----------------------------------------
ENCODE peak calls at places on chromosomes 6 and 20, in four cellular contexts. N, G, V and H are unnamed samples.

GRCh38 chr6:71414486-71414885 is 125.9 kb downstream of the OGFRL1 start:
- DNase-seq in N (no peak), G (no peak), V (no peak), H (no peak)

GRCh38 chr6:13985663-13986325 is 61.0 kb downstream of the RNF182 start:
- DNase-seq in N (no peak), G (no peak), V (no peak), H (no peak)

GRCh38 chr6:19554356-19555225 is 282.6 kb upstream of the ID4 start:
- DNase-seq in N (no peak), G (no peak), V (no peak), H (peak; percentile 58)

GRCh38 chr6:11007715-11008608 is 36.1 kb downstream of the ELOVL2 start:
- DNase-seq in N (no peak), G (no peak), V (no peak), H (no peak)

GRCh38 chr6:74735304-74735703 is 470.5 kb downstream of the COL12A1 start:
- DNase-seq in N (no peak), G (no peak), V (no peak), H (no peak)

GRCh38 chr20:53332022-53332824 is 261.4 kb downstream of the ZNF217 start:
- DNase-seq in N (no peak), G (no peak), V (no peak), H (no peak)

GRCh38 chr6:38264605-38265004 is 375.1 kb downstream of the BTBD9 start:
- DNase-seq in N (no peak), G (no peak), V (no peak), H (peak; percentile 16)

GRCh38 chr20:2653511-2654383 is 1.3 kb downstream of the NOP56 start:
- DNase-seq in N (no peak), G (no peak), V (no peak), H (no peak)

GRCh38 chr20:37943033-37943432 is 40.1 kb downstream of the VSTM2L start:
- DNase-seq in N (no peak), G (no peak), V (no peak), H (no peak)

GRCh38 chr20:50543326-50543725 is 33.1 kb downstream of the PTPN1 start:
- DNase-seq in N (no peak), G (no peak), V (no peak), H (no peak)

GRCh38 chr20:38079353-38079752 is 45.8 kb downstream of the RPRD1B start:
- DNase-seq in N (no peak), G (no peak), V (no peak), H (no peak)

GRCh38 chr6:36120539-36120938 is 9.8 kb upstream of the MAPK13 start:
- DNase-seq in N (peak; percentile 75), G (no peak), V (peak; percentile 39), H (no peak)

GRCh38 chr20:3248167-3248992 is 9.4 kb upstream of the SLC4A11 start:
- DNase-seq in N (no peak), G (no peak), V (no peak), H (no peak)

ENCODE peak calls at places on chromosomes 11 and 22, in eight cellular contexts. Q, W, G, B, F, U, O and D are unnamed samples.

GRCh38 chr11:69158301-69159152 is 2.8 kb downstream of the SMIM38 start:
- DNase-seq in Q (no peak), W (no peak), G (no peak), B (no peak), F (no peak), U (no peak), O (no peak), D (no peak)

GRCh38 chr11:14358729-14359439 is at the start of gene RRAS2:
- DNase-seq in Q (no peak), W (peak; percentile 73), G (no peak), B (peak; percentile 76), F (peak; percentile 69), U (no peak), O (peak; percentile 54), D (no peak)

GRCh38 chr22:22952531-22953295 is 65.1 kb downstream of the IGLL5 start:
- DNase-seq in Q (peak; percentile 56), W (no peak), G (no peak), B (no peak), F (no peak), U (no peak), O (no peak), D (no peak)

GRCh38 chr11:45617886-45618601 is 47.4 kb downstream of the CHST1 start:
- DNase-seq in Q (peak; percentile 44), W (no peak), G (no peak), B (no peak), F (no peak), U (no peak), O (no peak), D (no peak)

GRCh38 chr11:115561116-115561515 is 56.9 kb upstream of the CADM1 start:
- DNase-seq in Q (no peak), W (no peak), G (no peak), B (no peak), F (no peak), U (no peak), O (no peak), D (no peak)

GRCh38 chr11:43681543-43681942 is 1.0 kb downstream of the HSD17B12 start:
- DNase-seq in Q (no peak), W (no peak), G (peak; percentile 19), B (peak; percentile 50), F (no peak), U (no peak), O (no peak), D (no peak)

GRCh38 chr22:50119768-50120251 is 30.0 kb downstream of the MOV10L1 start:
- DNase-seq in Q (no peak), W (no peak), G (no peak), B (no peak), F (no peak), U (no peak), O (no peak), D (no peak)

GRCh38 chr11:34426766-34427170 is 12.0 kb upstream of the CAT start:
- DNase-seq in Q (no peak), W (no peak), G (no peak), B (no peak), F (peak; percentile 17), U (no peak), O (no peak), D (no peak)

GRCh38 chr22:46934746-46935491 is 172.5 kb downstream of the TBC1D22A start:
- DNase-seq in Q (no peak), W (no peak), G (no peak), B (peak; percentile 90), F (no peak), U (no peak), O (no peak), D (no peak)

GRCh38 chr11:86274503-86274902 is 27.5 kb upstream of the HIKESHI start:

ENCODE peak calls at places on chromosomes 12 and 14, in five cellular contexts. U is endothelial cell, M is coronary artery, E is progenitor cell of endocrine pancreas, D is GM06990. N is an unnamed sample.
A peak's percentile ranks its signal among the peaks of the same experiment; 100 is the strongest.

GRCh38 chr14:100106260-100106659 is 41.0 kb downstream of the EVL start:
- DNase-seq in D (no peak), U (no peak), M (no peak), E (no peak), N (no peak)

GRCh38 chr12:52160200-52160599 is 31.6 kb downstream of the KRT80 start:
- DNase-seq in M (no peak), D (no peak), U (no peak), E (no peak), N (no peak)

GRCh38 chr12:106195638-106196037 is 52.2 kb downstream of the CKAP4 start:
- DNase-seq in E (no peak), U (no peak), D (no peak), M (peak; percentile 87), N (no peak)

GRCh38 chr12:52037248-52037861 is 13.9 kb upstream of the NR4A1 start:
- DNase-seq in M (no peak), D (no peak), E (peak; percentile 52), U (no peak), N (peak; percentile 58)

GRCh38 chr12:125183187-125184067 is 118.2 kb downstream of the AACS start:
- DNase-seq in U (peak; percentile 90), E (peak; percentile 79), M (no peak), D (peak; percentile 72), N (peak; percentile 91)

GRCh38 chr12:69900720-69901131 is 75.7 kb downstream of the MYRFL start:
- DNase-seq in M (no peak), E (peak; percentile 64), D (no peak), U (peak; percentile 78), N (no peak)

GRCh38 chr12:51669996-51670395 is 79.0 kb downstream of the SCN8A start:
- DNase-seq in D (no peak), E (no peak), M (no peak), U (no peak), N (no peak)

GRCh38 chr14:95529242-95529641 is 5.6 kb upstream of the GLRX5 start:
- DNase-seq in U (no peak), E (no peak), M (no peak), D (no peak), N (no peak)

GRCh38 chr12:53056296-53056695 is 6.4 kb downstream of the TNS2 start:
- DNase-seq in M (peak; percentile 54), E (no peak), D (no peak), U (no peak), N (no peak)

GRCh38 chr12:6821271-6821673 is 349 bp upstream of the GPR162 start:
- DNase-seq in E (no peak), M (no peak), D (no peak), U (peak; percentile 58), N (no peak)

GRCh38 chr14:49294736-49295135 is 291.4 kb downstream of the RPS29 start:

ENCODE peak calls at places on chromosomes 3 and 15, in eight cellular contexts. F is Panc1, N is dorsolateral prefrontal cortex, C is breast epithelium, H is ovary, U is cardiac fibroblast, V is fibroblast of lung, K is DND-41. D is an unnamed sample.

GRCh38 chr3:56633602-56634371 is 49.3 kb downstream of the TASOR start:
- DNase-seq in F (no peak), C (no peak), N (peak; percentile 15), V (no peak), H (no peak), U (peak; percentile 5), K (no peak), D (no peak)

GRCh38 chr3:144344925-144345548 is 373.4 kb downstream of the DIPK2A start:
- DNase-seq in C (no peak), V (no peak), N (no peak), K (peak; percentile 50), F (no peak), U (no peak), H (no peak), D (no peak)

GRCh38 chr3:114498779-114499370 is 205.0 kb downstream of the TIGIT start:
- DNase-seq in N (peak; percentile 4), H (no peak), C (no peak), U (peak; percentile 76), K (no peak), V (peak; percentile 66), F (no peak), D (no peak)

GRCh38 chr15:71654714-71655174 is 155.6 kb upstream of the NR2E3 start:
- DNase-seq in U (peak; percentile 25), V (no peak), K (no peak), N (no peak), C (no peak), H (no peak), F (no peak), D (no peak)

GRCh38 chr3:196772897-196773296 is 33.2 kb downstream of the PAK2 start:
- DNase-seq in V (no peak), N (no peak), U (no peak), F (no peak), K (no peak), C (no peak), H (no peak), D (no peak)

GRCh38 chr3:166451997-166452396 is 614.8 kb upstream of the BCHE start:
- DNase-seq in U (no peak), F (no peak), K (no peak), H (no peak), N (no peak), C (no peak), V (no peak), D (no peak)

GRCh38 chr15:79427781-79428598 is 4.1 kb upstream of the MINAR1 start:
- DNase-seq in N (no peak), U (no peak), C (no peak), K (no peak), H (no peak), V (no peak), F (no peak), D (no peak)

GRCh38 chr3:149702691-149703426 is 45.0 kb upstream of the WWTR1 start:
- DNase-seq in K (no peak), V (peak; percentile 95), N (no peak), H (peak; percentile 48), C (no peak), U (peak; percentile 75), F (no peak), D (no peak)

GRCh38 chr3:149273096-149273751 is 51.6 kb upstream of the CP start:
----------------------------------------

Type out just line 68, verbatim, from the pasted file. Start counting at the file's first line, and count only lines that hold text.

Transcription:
GRCh38 chr12:6821271-6821673 is 349 bp upstream of the GPR162 start: